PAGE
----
Sit in on report.
Update the white board.
Make a mental list of patients who will potentially be discharged.
Glance at my emails from the past 12 hours to see if there's anything that I need to address now, or can it wait.
Listen to my voicemails.
Update the time cards to reflect any sick calls for the past day.
Go to leadership safety huddle.
Check in on staff to see how they're doing, do they need anything.
Round on patients to make sure everything is okay, do they need anything.
Update my spreadsheet for the past day's shifts to reflect patient census and staffing in order to get a daily PI tally.
Address any incident reports that have been filed, do I need to address anything with a staff member? Do I need to involve executive leadership?
A staff member has decided to accept a job in another state - need to submit a "request to post" her job. Log into the HR portal to see if there are any new applicants for the open positions we have.
Someone from some company that offers a product specific to OB would like to send me samples - read about the product online, tell them sure, we'd love to see samples.
Address the issue of why item XYZ is not getting restocked on the unit. Call central supply. Get it sorted out.
Check in with the nurses and the unit secretary to find out if the patients we thought would get discharged actually have d/c orders. Find out the physician in question is not planning on rounding until lunch. Call provider, tell him he needs to round this AM because patient wants to leave and we need the bed.
Check in with those nurses who do have discharge orders, find out where they are in the d/c process - do they need help with anything to get the patient out the door.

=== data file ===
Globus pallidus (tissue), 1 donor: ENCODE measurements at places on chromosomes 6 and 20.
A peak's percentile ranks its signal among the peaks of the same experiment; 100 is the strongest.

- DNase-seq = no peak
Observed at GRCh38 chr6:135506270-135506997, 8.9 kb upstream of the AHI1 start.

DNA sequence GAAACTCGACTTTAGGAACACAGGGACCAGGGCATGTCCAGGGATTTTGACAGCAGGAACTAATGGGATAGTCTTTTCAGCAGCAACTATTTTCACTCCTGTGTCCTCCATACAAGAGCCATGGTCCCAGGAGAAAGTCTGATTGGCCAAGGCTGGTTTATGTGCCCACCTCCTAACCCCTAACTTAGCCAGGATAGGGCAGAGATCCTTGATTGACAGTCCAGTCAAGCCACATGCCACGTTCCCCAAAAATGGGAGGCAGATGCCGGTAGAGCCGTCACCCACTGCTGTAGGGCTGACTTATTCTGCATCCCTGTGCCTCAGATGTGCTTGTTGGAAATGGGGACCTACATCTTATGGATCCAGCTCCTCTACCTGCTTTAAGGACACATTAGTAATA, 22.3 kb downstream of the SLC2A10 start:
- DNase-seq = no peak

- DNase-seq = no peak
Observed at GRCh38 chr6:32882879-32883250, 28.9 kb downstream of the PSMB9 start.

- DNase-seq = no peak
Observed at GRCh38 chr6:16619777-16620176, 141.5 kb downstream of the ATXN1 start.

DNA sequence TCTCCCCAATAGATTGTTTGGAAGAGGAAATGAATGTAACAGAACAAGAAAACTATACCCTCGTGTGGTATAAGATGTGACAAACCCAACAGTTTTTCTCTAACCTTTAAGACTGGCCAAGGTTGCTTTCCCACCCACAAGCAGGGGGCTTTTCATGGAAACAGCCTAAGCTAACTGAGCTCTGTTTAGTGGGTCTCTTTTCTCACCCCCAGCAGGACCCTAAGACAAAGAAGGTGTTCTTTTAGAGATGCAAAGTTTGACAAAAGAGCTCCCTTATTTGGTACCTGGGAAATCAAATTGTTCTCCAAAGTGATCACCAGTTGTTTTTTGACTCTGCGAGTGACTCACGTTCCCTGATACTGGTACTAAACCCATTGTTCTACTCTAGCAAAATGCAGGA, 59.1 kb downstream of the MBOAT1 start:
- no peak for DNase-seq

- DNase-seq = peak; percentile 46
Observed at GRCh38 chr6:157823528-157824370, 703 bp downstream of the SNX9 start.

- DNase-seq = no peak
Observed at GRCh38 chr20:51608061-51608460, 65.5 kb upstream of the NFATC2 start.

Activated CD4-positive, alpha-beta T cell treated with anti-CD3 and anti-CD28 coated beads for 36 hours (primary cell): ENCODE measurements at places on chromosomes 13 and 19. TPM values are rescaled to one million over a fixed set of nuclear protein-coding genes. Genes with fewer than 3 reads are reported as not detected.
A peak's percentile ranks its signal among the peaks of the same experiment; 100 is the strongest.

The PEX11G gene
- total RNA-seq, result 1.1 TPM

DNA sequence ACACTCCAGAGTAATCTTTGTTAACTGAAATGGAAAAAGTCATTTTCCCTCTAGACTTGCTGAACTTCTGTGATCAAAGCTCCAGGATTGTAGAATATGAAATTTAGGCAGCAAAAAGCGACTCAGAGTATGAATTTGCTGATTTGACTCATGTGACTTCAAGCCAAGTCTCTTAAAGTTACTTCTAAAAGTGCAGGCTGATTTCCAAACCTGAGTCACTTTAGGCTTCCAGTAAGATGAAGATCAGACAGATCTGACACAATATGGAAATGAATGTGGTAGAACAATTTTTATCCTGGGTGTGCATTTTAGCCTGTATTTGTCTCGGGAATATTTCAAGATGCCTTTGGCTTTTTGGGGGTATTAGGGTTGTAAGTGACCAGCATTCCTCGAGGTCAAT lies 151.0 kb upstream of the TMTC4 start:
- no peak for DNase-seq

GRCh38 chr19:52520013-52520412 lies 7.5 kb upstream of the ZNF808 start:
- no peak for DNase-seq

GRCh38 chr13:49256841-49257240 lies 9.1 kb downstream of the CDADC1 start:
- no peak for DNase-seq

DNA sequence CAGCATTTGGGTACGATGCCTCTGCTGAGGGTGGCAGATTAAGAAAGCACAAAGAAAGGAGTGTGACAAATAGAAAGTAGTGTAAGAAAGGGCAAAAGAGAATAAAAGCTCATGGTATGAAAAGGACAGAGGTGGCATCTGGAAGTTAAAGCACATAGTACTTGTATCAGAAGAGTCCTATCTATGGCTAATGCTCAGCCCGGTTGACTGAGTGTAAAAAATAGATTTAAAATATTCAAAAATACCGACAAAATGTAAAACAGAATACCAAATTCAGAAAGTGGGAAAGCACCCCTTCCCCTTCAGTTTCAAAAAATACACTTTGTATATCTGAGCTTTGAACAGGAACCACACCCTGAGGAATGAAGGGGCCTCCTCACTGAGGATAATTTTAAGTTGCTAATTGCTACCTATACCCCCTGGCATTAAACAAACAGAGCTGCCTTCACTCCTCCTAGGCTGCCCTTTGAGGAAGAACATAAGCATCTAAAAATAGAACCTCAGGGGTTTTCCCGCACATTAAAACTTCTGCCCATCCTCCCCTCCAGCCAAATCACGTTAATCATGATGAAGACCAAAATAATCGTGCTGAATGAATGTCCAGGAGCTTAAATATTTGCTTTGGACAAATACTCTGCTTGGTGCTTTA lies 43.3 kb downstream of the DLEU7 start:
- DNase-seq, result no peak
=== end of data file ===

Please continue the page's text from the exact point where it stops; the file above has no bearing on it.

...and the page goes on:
Clinical manager meeting - discuss new initiatives and new processes that are going to be implemented.
Look at our current census and staffing - suggest to charge nurse that she send a nurse home because we are now overstaffed for our census.
Look into a 38-week induction of labor that's on the book for later in the week - read through patient chart to make sure she's medically qualified for an induction before 39 weeks (per our policy). Call the provider to get clarification on her medical diagnosis. Run it by the head of OB, decide it's not eligible. Call provider back and tell her that she needs to reschedule it until after the patient is 39 weeks. Listen to her rant and complain for 10 minutes.
Look at staffing for next two shifts. Realize we're short a nurse for our current patient census. Send out a group text, asking if anyone is interested in picking up an extra shift.
Charge nurse is getting slammed in triage, take one of her triage patients.
A woman walks into the unit at 8 cm, screaming in pain. Help charge nurse get her into a labor room. Grab the IV start kit and throw in an IV, pull out emergency delivery meds from Pyxis and put them in the patient room. Ask the patient's nurse what else I can do to help her. Check over the infant warmer supplies to make sure everything is stocked and in working order. Ask the tech to set up a delivery table quickly and put it in the room.
Break the unit secretary, who hasn't had lunch yet. Sit at the desk and answer phones/buzz people in. Hold a baby who's at the nurse's station crying and parents are outside smoking.
Once everything settles down a bit, go back to my office and look over my emails. Email HR, asking where they're at with finding a traveler for us.
Complete 2 annual performance evaluations.
Have a closed door conversation with a nurse regarding a med error that took place, come up with a written plan together on how she is going to improve her practice, as this is her second error in just a few months.
Sit in on afternoon shift report.
Update the white board.
Find out if any patients have a late discharge. Ask the nurse where she is in the process.
Try to catch up on emails.
Update time card edits.
Check in with the evening charge nurse. Everything under control? Okay if I go home?
Do it all again the next day, with individual variations.